Chapter 15: Agree to Disagree

Agree to Disagree

“What are your favorite books?” he asked.
My friend’s question interested me. But I needed more details.

“Of all time?” I asked. “And, by favorite, do you mean the books which had the largest impact on my life, or those I enjoyed reading the most?”

“Good questions,” he said.

What started as his question turned into a deep conversation. We both loved it. A dialogue about books, about words, about stories, about impact. Portions of the discussion sounded like debates, parts felt like confessions, others seemed like counseling sessions.

We talked about the books we’ve chosen to continue reading through the years. We mentioned books we’ve only needed to read once but were deeply impacted by. We emphasized books where writing styles appealed to us no matter the topic. We told about books that still impact our beliefs and behaviors.

My choices were different from my friend’s choices.

His selections were different from my selections.

Our different opinions lengthened the conversation. They didn’t shorten it.

We talked about books and authors we both loved. Philip Yancey. Mark Rutland. Francis Chan. Mark Batterson. Jon Acuff.

But he had missed out on many of the best. Many books I consider the best.

How could Annie Dillard’s Pilgrim at Tinker Creek not be one of his favorites? Is that legal? How could he not like, or at least read, poetry? How could he love the writing style of one author who didn’t really write the book that had his name, and only his name, on the cover? How could he say he enjoys reading creative writing while never reading Calvin Miller or Kathleen Norris or Eugene Peterson or Luci Shaw or Walter Wangerin?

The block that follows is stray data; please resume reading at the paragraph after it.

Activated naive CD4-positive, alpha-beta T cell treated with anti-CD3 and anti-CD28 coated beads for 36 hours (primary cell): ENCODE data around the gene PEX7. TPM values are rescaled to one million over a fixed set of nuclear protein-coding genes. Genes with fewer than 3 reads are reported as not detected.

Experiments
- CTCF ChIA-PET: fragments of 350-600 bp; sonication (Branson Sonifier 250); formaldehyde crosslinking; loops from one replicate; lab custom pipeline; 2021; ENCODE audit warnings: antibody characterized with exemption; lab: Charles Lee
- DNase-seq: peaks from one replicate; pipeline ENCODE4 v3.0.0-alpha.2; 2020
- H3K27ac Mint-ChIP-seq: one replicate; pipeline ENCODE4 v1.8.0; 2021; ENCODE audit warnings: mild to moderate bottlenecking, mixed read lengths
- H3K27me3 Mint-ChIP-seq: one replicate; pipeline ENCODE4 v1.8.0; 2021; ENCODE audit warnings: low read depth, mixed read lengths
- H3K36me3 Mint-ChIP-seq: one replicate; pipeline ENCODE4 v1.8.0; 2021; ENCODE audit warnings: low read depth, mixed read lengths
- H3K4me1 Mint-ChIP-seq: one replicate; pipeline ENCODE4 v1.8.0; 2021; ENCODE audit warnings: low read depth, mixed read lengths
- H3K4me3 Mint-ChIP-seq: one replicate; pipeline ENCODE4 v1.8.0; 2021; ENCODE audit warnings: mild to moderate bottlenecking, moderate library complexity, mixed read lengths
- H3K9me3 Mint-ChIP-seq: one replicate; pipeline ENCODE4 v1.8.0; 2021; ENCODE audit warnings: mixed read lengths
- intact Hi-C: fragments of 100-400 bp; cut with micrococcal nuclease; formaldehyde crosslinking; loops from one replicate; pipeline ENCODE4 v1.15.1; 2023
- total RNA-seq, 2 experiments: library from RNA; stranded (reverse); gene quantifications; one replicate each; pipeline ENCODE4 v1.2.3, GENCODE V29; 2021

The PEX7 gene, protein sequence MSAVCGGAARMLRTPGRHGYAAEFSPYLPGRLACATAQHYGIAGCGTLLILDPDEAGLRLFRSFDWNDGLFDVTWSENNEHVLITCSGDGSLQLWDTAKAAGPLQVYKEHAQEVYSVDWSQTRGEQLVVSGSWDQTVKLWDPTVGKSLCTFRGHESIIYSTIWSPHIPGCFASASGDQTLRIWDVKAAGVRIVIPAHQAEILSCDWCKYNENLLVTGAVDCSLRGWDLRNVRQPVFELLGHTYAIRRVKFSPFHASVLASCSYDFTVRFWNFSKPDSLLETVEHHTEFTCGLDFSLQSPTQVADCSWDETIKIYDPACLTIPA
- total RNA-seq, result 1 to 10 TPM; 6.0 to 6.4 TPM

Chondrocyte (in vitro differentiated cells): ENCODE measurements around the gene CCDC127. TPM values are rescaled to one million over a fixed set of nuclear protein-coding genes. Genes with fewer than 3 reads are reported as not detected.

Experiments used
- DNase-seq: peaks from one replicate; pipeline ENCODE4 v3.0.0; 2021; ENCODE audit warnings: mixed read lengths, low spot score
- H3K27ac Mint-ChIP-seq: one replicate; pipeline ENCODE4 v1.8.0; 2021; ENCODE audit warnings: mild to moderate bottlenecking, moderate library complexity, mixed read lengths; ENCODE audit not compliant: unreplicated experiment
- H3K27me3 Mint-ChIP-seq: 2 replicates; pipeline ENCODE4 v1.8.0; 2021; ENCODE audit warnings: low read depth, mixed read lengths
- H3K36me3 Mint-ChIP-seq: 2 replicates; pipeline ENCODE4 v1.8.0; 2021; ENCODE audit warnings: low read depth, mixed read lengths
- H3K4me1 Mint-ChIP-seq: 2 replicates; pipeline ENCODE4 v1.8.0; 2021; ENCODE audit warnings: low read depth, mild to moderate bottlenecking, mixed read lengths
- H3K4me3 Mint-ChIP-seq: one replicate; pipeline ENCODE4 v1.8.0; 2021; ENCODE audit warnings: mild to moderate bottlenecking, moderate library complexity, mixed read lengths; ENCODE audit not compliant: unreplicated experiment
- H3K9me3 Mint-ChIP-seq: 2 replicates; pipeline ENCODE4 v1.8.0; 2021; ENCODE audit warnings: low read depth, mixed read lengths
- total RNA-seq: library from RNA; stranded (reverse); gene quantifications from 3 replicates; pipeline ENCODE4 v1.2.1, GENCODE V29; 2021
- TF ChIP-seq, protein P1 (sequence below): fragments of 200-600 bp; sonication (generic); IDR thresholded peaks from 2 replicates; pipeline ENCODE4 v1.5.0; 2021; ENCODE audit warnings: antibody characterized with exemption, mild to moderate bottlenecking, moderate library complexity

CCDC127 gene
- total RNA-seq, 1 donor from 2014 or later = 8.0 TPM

His thoughts about me? I had the wrong view of some of his favorites. I had not read some of the best books of all time.

Who was right? He was.
I was.
We were.

The conversation motivated us both to read books we suggested to each other. We told stories about the books rather than only arguing our cases. We revealed how the books impacted us rather than only shaking our heads in disbelief at what the other selected.

We listened. With respect, interest, and kindness, we listened.

I know. I know that for the topic of agreeing to disagree, “What are your favorite books?” isn’t as divisive as politics or religion or economy or war. Though I am very sensitive about my literature selections and though to some people the reading of certain books seems to equal salvation or dam- nation, my conversation with my friend about books doesn’t match the modern topics of division.

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  1. Who do you not want to be around? Why?
  2. What does that say about you?
  3. What should you do about that?
  4. Do your beliefs come out in your love for others?


Solomon reminds us: “A word in season, how good it is!” (Proverbs 15:23). Chris Maxwell is a master at delivering “a word in season.” His eye catches things that others miss. He shows us where to plant our feet, where to grasp and hold on. In this book, Chris offers invaluable counsel for all who feel disoriented, for all who need help in keeping their balance on the uneven surfaces of life.

Russell Board

Regional Director for Continental Asia, IPHC World Missions Ministries